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    Disappointed ‘NDC’ musician release anti-Mills song

    by The Statesman
    posted Thursday, 24 September 2009 17:22| 0 Comments

    In 2008 they recorded songs that helped the campaign of the National Democratic Congress. Rastafarian hiplife star, Sydney, who now goes by the name, Barima, made the song ‘Wonna Money’.

    Though, the rights to the rendition on corruption in Ghana and Africa were purchased by the Akufo-Addo campaign team, it did not stop the NDC from blasting it across the country through campaign megaphones. It went down like a storm, cementing the perception of the NPP as mega-corrupt.

    Moreover, the NDC went ahead to commission Sydney and Nana Oheneba to make an official campaign song titled ‘Afi ye sesam’ – ‘This year is for change’.

    But, barely 8 months after Prof John Atta Mills was sworn into office, the same musicians, feeling the pinch like the majority of Ghanaians, have turned against the party that they helped to win power.

    Next week, Sydney is coming out with his latest political song, Enko yie – meaning ‘It’s not working’.

    The song, which talks about the economic hardship, the President’s apparent slowness in providing solutions and the general feeling of disappointment by many of those who voted for the NDC, features three other top artistes, with some amazingly affecting vocal turns.

    “The song simply amplifies what the man and woman on the streets are saying,” A-Plus explains. “It’s really a marriage that has gone sour. The problem is that this has happened a lot shorter than expected. Beyond that, the unhappy spouse knows that there are procedures to go through and it can take years before a porce. So, perhaps, by coming public now it would put some useful pressure on the spouse to perform and deliver,” he adds with some optimism.

    The Statesman got an exclusive hearing of the song, which is bound to be a massive hit on radios and social functions both in Ghana and abroad. Though it makes mention of no political party or person, it is clear who they are referring to – implied references are made about the NDC, NPP, President Mills, Muntaka Mubarak, ex-President Rawlings, Prophet T B Joshua and the notorious 1.5 billion cedis allegedly spent on beverages on the Transition Team.

    The song compares the current feeling among Ghanaians to that of a man who leaves his wife to enter into a new marriage. One which he has sooner than later regretted but feels trapped by circumstances and cannot get out – at least not for some years to come. “Even my father-in-law” (meaning Mr Rawlings) “knows it and has been complaining about his own daughter.”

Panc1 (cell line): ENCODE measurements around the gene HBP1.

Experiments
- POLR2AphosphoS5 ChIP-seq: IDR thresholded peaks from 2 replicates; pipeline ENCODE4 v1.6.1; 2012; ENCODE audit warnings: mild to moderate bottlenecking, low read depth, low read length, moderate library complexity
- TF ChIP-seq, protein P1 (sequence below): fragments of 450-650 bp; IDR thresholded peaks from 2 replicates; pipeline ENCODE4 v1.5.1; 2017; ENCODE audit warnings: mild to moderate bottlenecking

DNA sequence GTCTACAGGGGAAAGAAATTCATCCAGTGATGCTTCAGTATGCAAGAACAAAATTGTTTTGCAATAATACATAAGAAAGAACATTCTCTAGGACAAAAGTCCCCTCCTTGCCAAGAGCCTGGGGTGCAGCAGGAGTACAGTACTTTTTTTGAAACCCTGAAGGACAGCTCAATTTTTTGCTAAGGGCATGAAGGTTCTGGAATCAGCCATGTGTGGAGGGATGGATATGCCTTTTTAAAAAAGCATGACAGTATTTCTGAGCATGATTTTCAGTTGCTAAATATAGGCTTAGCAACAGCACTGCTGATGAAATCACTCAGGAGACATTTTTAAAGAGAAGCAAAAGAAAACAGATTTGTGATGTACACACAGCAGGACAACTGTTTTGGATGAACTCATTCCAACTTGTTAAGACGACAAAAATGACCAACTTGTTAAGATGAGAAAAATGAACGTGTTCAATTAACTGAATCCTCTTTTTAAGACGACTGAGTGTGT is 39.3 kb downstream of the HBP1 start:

It talks about the disappointments of other family members (including footsoldiers of the NDC).

    But, when the husband took time to check for himself the cause of the wife’s non-performance, it came to light that “Some Akonta Madanfo in Naija with a remote control is part of the problem.” This is in reference to reports that President Mills would not act without the say-so of his controversial spiritual guru, T B Joshua.

    Oheneba says on the song that he’s sold his colour TV for a black & white set. He wanted change and now regrets not staying with the old partner, who, although, had some issues but she could still deliver.

    Before, he could travel from Accra to Nsawam in two hours. But today things are just too slow, he does same journey in four hours – he steps on full throttle, but the car is still not pulling.

    The chorus is that things are not going well, it’s moving as slow as a tortoise. I’ve made a bad decision and I’m locked up in it.

    The beat is pacey and hip. Eventually, A-Plus comes in, slows things down and delivers a beautiful, melancholy on how the new wife has all of sudden changed and showing nothing close to the kind of care she showed before the wedding. Comparing the relationship to Sampson and Delila, A-Plus sings of treachery, deceit and selfishness that betray the trust he had in her.

    Change has come but the change is rather in the woman and her attitude, negative. “She says there’s no money but I saw her chewing khebab. “Money no deh poh wey you deh chew chinchinga so!”

    He wonders how the woman can complain of the husband not leaving any money for shopping yet she can prepare for herself tea, with bread, margarine, etc, worth about 1.5 billion and enjoy it alone.

    Did you miss this? Please take a moment and check it out now!

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